Dennis Purcell is the senior managing partner of New York-based Aisling Capital, one of the top venture capital firms in the life sciences industry, with $1.65 billion under management. In 2009, Aisling closed its third fund, worth $650 million.
Aisling Capital’s first fund started up in 2002 with the goal of supporting startups across the entire healthcare products industry, including biotechnology, medical devices, aesthetics, and consumer health products. One of the big names it backed was Adams Respiratory, which developed Mucinex, the cough-and-cold product that’s become famous for its somewhat disgusting mascot, Mr. Mucus. Reckitt Benckiser bought Adams in 2007 for $2.3 billion cash. Aisling also invested in obesity-drugmaker Vivus (NASDAQ: VVUS)—but was lucky enough to take it public and sell its stake before Vivus ran into regulatory hurdles getting its weight loss product approved.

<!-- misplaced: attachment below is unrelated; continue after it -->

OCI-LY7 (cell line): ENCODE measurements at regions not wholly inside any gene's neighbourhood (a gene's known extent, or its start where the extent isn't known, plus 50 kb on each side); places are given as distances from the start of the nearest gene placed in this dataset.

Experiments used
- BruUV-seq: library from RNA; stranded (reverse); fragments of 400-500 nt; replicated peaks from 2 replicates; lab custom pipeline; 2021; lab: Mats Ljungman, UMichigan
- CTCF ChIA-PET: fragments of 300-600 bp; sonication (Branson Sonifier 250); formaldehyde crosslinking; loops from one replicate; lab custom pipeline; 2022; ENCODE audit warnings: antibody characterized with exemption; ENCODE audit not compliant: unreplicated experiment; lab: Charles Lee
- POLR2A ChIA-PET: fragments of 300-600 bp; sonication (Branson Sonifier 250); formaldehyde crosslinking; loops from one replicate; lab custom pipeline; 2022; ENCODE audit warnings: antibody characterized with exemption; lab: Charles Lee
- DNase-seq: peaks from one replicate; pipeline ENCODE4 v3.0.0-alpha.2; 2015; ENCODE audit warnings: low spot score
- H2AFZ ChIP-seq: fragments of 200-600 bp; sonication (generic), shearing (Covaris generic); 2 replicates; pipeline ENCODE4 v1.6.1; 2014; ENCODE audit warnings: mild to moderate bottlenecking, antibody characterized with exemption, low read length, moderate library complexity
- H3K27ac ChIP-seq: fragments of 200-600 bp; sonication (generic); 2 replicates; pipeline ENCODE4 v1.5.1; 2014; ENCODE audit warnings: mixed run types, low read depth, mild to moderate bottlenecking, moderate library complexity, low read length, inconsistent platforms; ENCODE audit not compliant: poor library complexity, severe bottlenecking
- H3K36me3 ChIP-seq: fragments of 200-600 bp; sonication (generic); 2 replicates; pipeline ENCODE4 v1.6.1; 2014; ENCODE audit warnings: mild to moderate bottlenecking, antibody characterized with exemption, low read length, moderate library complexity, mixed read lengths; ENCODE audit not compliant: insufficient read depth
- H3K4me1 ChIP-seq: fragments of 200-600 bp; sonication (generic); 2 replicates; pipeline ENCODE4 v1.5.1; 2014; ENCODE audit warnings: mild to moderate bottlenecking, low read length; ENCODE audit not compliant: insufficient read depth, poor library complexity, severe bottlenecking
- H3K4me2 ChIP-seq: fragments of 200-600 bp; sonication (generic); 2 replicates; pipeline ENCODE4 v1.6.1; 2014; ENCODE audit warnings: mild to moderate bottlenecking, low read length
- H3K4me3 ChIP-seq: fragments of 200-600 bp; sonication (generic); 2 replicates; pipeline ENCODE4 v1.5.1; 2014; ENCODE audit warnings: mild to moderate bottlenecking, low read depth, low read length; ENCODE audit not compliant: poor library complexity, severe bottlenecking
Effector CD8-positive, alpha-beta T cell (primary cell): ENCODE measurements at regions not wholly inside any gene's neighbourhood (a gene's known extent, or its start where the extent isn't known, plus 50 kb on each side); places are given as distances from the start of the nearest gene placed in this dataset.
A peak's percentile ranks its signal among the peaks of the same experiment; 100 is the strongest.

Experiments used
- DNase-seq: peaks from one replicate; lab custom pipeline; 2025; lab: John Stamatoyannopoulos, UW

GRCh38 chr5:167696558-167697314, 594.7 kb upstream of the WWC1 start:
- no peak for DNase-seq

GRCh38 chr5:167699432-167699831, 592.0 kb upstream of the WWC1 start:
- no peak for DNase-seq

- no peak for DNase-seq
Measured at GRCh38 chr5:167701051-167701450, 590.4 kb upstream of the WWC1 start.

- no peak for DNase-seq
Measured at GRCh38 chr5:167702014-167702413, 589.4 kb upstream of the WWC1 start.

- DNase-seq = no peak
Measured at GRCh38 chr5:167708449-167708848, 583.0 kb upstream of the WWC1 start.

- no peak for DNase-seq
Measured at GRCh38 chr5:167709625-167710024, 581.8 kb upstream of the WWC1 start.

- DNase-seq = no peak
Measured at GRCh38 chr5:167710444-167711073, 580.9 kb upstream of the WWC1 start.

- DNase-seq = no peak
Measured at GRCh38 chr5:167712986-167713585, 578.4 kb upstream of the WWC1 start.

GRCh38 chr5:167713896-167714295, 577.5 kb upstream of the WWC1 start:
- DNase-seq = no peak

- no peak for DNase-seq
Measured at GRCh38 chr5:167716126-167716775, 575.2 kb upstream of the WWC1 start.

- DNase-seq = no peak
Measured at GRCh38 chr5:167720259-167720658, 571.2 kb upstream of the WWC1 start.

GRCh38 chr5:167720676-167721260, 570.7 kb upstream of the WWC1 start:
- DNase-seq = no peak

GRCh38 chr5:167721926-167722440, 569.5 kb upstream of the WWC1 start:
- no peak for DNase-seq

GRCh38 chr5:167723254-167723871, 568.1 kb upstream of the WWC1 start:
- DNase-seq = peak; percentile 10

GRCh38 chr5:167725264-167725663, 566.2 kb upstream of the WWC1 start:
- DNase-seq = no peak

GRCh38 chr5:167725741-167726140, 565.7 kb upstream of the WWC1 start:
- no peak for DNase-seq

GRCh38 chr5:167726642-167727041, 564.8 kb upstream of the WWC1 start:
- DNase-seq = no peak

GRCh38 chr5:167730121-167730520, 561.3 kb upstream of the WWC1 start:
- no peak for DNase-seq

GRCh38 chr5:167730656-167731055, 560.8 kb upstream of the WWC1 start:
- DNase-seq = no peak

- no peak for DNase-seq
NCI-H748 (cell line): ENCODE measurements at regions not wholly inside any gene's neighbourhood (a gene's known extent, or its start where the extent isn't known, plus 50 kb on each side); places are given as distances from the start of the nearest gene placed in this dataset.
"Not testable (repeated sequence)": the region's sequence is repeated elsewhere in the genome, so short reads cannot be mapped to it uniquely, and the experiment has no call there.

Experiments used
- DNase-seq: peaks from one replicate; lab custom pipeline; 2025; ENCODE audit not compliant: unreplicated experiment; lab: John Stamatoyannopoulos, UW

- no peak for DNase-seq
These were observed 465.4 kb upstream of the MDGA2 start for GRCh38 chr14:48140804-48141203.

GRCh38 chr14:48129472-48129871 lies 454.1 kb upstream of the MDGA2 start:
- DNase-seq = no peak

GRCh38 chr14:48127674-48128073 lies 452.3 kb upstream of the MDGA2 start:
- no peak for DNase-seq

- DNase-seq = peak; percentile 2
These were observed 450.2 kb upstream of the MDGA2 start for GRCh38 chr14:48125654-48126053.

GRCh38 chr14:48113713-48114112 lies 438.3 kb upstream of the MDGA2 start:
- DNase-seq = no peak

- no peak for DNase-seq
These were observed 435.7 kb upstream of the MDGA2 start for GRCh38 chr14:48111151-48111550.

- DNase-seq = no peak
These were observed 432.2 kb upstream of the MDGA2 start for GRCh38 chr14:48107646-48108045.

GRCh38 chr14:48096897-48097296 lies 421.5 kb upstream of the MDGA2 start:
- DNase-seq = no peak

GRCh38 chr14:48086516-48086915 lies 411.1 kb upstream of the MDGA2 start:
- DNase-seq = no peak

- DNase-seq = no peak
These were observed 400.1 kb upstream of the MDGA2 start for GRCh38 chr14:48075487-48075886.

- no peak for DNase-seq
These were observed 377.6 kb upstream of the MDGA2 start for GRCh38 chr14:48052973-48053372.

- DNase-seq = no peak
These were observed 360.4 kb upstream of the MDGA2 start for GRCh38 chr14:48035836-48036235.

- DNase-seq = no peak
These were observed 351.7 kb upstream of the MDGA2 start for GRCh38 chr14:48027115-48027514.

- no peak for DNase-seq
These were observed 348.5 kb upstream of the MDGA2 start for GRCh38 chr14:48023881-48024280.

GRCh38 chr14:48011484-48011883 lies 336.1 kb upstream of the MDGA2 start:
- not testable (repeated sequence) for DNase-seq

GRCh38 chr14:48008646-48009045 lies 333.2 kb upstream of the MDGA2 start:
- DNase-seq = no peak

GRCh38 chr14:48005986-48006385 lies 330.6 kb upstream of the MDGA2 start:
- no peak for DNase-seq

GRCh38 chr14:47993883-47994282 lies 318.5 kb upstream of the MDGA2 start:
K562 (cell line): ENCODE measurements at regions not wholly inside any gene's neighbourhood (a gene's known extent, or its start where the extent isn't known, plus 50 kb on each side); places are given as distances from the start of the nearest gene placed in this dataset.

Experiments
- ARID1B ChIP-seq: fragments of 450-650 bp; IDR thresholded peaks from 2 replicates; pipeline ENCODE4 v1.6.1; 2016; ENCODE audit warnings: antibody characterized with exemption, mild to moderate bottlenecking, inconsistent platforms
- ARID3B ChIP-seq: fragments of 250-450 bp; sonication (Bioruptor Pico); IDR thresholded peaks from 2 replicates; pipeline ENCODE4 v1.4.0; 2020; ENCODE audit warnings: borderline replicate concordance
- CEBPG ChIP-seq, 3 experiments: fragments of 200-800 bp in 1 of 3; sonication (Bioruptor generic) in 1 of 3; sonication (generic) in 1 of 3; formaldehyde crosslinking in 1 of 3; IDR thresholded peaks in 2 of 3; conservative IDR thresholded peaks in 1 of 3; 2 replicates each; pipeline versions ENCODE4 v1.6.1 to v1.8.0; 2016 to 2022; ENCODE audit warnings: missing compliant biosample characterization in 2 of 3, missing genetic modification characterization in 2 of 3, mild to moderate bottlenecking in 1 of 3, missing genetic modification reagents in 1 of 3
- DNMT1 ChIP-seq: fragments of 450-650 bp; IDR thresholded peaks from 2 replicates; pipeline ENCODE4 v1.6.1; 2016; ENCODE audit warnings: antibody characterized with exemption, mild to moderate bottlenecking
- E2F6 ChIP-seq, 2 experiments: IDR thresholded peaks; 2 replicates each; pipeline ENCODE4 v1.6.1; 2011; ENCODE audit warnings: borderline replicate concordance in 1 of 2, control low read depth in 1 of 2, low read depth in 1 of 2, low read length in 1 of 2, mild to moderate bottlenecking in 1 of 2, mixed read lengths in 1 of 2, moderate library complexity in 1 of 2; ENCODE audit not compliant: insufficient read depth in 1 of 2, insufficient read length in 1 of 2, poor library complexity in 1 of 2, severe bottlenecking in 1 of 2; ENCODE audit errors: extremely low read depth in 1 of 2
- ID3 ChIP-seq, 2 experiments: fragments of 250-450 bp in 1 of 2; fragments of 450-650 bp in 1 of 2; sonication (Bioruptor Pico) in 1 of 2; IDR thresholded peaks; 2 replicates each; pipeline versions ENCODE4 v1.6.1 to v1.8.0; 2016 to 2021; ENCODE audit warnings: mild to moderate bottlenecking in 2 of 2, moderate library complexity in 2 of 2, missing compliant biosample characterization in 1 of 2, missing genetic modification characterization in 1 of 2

Life sciences startups are clamoring for Aisling’s support: The firm’s partners meet with more than 600 companies each year, but only invest in five to 10. Aisling’s typical investment is $20 million to $40 million.
Purcell has been managing two of Aisling’s funds since 2000. Prior to joining Aisling, Purcell managed the life sciences investment banking group at Chase H&Q. He currently serves on the boards of Aisling portfolio companies Dynova Laboratories and Xanodyne Pharmaceuticals.
Purcell recently sat down with Xconomy New York to chat about life sciences, consumer healthcare, and investing in a space where the payoff is sometimes long to come—and anything but guaranteed.
Xconomy: What is Aisling’s investment philosophy?
Dennis Purcell: We call it “where life science meets lifestyle.” Individuals are taking much more interest in their own health. People are willing to pay out of pocket for … Next Page »
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